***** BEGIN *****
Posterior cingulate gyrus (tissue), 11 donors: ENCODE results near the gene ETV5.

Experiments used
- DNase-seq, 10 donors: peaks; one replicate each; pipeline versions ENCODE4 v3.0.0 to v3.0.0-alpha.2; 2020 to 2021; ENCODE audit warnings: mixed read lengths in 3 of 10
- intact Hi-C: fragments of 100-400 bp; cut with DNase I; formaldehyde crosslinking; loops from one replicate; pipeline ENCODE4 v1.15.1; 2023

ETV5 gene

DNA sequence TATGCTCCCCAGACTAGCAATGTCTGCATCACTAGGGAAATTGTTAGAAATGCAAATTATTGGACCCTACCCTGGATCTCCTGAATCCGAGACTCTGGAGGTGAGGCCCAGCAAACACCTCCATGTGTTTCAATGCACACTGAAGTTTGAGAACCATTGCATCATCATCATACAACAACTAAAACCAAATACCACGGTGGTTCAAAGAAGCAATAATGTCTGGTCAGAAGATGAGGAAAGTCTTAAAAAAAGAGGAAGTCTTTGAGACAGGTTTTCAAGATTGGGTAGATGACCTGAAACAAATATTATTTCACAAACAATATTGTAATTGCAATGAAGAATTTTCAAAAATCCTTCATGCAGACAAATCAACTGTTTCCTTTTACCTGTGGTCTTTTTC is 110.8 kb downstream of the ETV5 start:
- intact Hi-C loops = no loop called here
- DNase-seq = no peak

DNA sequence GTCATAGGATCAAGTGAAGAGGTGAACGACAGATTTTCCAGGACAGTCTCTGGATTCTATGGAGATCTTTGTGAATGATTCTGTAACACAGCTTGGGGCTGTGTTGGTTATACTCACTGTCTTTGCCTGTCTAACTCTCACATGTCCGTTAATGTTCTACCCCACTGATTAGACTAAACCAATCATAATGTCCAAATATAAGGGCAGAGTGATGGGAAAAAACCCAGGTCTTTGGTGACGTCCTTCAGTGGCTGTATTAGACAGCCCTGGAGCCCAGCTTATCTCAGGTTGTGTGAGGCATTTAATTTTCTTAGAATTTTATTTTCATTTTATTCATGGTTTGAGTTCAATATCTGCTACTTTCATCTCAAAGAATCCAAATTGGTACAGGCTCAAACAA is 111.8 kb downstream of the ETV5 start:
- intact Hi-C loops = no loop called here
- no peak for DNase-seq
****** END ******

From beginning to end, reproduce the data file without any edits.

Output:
Posterior cingulate gyrus (tissue), 11 donors: ENCODE results near the gene ETV5.

Experiments used
- DNase-seq, 10 donors: peaks; one replicate each; pipeline versions ENCODE4 v3.0.0 to v3.0.0-alpha.2; 2020 to 2021; ENCODE audit warnings: mixed read lengths in 3 of 10
- intact Hi-C: fragments of 100-400 bp; cut with DNase I; formaldehyde crosslinking; loops from one replicate; pipeline ENCODE4 v1.15.1; 2023

ETV5 gene

DNA sequence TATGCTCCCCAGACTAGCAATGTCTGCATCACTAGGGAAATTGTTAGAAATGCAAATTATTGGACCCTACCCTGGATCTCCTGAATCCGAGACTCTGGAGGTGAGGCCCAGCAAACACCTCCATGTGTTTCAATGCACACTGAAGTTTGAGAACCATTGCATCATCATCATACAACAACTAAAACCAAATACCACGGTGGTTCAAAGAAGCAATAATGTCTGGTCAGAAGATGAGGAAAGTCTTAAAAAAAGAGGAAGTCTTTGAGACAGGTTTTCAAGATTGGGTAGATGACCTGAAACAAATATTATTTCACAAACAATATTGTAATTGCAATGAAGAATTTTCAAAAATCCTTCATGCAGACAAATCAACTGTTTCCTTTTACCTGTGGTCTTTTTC is 110.8 kb downstream of the ETV5 start:
- intact Hi-C loops = no loop called here
- DNase-seq = no peak

DNA sequence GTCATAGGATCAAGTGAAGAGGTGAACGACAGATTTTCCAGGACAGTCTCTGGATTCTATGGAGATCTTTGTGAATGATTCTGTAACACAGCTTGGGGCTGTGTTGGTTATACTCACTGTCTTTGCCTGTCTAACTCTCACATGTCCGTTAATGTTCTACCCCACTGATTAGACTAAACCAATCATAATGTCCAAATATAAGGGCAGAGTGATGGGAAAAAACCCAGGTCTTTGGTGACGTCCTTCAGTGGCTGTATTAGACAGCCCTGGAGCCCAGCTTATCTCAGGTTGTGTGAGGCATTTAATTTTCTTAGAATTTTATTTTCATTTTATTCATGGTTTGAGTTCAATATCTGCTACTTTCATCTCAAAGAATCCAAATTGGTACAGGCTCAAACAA is 111.8 kb downstream of the ETV5 start:
- intact Hi-C loops = no loop called here
- no peak for DNase-seq